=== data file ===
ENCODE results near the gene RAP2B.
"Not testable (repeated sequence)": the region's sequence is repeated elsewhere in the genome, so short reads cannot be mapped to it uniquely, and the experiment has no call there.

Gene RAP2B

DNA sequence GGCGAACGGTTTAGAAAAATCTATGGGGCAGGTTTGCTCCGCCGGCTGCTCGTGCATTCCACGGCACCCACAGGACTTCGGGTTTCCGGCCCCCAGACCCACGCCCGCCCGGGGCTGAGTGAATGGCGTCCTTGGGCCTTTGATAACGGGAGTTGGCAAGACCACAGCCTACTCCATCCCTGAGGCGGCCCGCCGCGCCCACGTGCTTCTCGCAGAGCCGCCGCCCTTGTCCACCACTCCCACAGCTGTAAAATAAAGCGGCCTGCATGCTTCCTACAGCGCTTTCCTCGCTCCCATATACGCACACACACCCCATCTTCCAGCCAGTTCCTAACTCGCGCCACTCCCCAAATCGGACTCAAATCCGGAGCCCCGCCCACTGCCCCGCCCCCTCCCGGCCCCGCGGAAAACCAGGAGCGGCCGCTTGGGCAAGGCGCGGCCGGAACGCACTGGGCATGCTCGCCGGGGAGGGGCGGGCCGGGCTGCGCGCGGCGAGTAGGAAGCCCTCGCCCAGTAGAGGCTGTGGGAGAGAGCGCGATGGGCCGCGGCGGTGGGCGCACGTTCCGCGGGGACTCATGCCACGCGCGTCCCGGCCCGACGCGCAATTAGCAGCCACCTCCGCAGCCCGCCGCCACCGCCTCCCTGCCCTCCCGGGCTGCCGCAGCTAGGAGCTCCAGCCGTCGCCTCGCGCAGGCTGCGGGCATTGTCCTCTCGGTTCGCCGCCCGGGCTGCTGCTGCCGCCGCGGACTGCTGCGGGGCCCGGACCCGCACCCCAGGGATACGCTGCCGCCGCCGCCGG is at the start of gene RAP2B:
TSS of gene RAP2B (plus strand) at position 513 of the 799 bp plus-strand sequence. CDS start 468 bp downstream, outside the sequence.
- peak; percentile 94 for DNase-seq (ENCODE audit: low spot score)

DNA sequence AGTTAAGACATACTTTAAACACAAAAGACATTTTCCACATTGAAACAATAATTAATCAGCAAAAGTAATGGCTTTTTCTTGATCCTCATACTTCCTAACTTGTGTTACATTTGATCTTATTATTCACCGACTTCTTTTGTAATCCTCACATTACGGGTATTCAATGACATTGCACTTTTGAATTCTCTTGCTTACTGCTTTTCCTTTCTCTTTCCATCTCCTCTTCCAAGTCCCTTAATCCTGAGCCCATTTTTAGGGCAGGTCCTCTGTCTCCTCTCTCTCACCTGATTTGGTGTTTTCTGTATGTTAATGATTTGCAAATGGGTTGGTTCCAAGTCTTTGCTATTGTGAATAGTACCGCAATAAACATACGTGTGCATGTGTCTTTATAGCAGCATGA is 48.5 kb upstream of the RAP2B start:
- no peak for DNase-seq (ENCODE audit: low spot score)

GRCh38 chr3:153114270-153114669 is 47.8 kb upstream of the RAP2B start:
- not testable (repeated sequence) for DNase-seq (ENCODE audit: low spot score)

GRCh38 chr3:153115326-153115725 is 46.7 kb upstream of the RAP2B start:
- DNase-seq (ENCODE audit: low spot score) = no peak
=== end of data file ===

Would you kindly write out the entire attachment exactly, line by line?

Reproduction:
ENCODE results near the gene RAP2B.
"Not testable (repeated sequence)": the region's sequence is repeated elsewhere in the genome, so short reads cannot be mapped to it uniquely, and the experiment has no call there.

Gene RAP2B

DNA sequence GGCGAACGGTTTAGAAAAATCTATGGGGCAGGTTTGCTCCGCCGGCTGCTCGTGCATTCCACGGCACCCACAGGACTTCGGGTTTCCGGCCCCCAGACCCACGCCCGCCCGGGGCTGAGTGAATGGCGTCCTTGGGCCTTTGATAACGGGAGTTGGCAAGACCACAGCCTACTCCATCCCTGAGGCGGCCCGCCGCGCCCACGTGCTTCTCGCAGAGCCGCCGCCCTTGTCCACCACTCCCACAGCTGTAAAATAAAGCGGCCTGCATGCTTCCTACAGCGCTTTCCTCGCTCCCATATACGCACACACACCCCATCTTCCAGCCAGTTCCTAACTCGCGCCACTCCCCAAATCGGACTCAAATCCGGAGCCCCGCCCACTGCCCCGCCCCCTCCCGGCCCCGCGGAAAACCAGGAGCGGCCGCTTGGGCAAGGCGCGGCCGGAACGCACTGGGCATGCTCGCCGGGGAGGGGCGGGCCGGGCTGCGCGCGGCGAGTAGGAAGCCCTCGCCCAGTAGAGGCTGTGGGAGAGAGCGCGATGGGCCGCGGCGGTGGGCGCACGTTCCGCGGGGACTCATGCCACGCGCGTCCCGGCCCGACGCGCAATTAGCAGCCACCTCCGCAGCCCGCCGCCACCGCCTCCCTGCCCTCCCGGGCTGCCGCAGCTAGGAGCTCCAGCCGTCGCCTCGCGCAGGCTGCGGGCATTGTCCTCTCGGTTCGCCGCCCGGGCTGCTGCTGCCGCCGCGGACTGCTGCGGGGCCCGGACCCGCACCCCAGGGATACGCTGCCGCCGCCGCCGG is at the start of gene RAP2B:
TSS of gene RAP2B (plus strand) at position 513 of the 799 bp plus-strand sequence. CDS start 468 bp downstream, outside the sequence.
- peak; percentile 94 for DNase-seq (ENCODE audit: low spot score)

DNA sequence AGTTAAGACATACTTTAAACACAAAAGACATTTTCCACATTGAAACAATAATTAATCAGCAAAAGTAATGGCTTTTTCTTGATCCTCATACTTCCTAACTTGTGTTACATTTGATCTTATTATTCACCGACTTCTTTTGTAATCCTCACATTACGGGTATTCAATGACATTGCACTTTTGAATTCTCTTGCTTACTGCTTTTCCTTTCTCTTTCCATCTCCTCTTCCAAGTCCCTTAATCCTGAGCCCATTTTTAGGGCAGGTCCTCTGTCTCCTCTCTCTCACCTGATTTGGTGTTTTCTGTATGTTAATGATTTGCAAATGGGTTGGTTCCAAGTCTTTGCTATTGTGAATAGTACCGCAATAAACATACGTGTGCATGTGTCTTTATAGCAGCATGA is 48.5 kb upstream of the RAP2B start:
- no peak for DNase-seq (ENCODE audit: low spot score)

GRCh38 chr3:153114270-153114669 is 47.8 kb upstream of the RAP2B start:
- not testable (repeated sequence) for DNase-seq (ENCODE audit: low spot score)

GRCh38 chr3:153115326-153115725 is 46.7 kb upstream of the RAP2B start:
- DNase-seq (ENCODE audit: low spot score) = no peak